perfection overrated

 

I couldn’t believe it.

She unmade my side of the bed because I didn’t do it right.

My house guest was having problems with her shoulder. She said doing simple things like making up a bed aggravated her discomfort. I volunteered to help, and she agreed. Her ground rule for accepting help was that she would make up one side of the queen-sized bed and I’d do the other. Worked for me. We agreed she’d give me a shout-out the next morning when she was ready to make up her bed.

Puzzled, and feeling a little miffed, I walked over to the side she’d made up. Perhaps she had a different way of tucking in the top sheet. Nope, we’d both done hospital corners. Granted, her angle on the fold was a little crisper than mine. That was the only difference I could see.

What she saw was different.

My side wasn’t perfect like hers was, and she wasn’t going to settle for less than perfect even if it made her wince to first pull out and then redo my work.

Pain is too big a price to pay for perfection.

In the past, I’ve done my dances with perfection, and I refuse to dance with it anymore. Perfection is an unworthy goal. It’s over-rated, not worth the added time, stress, and frustration.

Perfection is overrated, boring. It’s the imperfections—the vulnerabilities, the weaknesses, the human elements—that make us who we are, that make us real, beautiful…necessary. ~Guy Harrison

Before you dance another dance with perfection, give the following items a good think and ask yourself if perfection is truly worth it.

 

9 ways perfection is overrated

 

  1. Most people don’t recognize perfection when they see it.

Why? Because people describe perfection differently. Perfection is an absence of flaws or defects. Perfection, like beauty, rests in the eye of the beholder. I didn’t see any flaws or defects in my side of the made-up bed. My friend did.

  1. Lost opportunity cost.

Rendering anything with flaw or defect takes time—the time to do and time to redo until perfection is achieved. Some perfectionists are chronic procrastinators. They put off starting something because they’re concerned about not being able to complete the task perfectly.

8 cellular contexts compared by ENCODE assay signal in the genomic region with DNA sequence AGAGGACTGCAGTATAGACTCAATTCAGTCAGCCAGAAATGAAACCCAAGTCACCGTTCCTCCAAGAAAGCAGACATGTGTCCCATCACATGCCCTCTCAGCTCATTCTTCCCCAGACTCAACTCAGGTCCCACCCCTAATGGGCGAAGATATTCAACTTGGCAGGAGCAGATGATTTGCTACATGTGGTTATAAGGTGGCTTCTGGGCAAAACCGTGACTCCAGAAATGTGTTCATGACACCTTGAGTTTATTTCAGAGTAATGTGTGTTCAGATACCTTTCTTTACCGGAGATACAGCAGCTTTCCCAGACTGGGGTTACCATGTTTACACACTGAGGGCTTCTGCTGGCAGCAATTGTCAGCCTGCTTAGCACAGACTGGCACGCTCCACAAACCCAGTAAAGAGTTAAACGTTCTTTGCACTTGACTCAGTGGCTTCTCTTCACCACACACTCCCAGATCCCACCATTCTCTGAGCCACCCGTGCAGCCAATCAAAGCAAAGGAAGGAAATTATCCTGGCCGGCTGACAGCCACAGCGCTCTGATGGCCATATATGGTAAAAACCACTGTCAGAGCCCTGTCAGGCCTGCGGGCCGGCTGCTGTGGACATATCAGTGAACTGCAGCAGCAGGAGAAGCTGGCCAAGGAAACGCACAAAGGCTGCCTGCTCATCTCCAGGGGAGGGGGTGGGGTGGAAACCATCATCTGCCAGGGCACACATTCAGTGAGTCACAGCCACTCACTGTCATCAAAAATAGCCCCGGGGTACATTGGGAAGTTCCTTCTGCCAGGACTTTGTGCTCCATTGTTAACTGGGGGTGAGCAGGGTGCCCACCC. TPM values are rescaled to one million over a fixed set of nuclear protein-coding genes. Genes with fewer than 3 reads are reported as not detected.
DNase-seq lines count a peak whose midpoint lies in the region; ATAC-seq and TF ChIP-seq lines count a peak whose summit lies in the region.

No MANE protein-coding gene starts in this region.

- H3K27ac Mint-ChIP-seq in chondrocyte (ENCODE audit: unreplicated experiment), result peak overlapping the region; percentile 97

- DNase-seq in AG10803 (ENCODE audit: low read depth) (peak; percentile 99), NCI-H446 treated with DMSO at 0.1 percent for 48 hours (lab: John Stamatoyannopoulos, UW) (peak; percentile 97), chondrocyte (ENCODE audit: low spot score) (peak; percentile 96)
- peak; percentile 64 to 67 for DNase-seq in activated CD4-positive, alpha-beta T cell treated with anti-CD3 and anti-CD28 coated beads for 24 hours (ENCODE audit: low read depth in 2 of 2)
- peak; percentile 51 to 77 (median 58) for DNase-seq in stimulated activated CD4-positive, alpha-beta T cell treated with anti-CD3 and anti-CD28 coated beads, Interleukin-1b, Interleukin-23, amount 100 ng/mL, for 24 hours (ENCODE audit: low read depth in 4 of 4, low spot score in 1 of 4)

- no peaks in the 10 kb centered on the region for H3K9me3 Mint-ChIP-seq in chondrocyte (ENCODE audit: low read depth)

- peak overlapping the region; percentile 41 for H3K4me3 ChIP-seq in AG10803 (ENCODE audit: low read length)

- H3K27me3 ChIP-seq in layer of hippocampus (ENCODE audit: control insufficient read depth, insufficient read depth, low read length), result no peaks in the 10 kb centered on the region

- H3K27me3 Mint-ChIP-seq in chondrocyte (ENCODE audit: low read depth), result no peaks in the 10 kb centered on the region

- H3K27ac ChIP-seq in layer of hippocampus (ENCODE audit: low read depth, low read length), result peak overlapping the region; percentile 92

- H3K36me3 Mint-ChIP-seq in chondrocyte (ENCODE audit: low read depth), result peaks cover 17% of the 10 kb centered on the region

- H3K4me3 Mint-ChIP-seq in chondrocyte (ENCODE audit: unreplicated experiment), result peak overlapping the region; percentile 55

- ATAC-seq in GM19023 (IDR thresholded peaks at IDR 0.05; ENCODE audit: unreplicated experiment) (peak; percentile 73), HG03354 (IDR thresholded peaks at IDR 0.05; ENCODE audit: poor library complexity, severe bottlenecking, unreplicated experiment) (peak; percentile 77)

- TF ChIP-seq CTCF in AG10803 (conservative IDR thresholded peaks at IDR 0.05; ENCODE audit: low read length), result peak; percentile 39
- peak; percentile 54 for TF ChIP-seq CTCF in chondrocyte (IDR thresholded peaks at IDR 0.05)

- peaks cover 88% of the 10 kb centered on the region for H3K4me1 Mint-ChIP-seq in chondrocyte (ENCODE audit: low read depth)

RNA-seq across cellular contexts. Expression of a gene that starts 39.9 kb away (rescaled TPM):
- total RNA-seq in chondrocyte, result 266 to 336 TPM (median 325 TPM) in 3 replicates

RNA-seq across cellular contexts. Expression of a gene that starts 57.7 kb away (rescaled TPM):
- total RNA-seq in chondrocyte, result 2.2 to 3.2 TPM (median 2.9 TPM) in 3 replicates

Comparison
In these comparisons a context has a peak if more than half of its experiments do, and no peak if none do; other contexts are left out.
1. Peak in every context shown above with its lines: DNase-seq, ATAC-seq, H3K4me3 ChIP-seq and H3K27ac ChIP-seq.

1. Miss out on simple joys.

It’s hard to look perfect eating an ice cream cone outside on a hot, summer day. There’s a good chance ice cream will drip down the cone and your chin. It might drip on your shirt and your fingers. But, isn’t all that part of the glorious fun?

  1. Present as needy and narrow-minded.

Perfectionism is a prime breeding ground for my way or the highway thinking, which is a death knell for diversity of thought, opinion, and perspective.

  1. Perfectionism feeds sex and gender stereotypes.

The perfect woman is beautiful, thin, and flawlessly groomed all the time. The perfect man is strong, a protector and provider. Both thoughts are poppycock, full of stereotypical thinking that harms young girls and boys.

  1. Being perfect doesn’t automatically provide approval and affirmation.

Stop looking outside yourself for approval and affirmation. Give it to yourself, and good enough will do.

  1. Perfectionism will make you sick.

Perfectionists have greater stress. They’re at greater risk for depression, high blood pressure, anxiety, and mental health problems.

  1. Fuel negative emotions.

Striving unsuccessfully for that elusive state where there are no flaws or defects makes people feel inferior, resentful, unappreciated, and unfulfilled. They’re full of self-doubt. Maybe anger, too. Perfectionism reduces people’s level of playfulness and willingness to take risks.

  1. Consumed and paralyzed by fear.

Perfectionism is a cesspool of fear. Perfectionists fear failure, not measuring up, making a mistake, not looking perfect, getting hurt, being exposed as a fraud, and being alone.

Perfectionists often feel that they must always be strong and in control of their emotions. A perfectionist may avoid talking about personal fears, inadequacies, insecurities, and disappointments with others, even with those with whom they are closest. ~Shauna H Springer Ph.D.

Wanting to be a good person who does things well is a worthy goal. Looking to do those things perfectly isn’t. Being perfect is an overrated experience that serves no one well.

Perfectionism is not about striving for excellence or healthy striving. It’s…a way of thinking and feeling that says this: ‘If I look perfect, do it perfect, work perfect and live perfect, I can avoid or minimize shame, blame and judgment.’ ~Brene Brown

Ready to give yourself permission to let go of overrated perfection and instead do your best and accept good enough?

I agree! Perfection is an overrated waste of time, effort, and energy. Click To Tweet

 

Image credit before quote added: Pixabay

 

 

 

 

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